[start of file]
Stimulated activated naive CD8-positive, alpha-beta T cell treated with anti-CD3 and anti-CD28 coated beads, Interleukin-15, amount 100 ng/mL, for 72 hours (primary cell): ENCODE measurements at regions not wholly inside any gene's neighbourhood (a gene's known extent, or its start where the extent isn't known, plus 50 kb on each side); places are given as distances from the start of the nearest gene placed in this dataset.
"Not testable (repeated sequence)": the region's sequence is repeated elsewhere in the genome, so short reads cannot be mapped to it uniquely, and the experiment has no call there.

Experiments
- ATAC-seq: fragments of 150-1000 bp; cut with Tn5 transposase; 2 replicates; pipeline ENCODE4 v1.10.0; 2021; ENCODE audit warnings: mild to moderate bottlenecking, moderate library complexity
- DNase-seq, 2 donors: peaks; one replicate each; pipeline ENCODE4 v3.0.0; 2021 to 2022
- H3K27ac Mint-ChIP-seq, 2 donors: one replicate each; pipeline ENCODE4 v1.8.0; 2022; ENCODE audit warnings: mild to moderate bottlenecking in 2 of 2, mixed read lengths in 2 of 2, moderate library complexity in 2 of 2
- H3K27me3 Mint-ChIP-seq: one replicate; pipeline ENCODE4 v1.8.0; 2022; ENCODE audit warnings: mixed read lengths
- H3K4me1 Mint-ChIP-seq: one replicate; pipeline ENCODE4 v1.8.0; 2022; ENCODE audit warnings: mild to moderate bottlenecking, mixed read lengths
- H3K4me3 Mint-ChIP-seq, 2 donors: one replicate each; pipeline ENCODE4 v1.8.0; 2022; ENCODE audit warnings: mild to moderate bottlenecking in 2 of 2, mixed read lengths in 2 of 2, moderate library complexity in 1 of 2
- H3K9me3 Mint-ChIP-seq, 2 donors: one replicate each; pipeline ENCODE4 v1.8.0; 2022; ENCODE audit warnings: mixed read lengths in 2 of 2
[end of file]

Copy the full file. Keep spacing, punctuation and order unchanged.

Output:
Stimulated activated naive CD8-positive, alpha-beta T cell treated with anti-CD3 and anti-CD28 coated beads, Interleukin-15, amount 100 ng/mL, for 72 hours (primary cell): ENCODE measurements at regions not wholly inside any gene's neighbourhood (a gene's known extent, or its start where the extent isn't known, plus 50 kb on each side); places are given as distances from the start of the nearest gene placed in this dataset.
"Not testable (repeated sequence)": the region's sequence is repeated elsewhere in the genome, so short reads cannot be mapped to it uniquely, and the experiment has no call there.

Experiments
- ATAC-seq: fragments of 150-1000 bp; cut with Tn5 transposase; 2 replicates; pipeline ENCODE4 v1.10.0; 2021; ENCODE audit warnings: mild to moderate bottlenecking, moderate library complexity
- DNase-seq, 2 donors: peaks; one replicate each; pipeline ENCODE4 v3.0.0; 2021 to 2022
- H3K27ac Mint-ChIP-seq, 2 donors: one replicate each; pipeline ENCODE4 v1.8.0; 2022; ENCODE audit warnings: mild to moderate bottlenecking in 2 of 2, mixed read lengths in 2 of 2, moderate library complexity in 2 of 2
- H3K27me3 Mint-ChIP-seq: one replicate; pipeline ENCODE4 v1.8.0; 2022; ENCODE audit warnings: mixed read lengths
- H3K4me1 Mint-ChIP-seq: one replicate; pipeline ENCODE4 v1.8.0; 2022; ENCODE audit warnings: mild to moderate bottlenecking, mixed read lengths
- H3K4me3 Mint-ChIP-seq, 2 donors: one replicate each; pipeline ENCODE4 v1.8.0; 2022; ENCODE audit warnings: mild to moderate bottlenecking in 2 of 2, mixed read lengths in 2 of 2, moderate library complexity in 1 of 2
- H3K9me3 Mint-ChIP-seq, 2 donors: one replicate each; pipeline ENCODE4 v1.8.0; 2022; ENCODE audit warnings: mixed read lengths in 2 of 2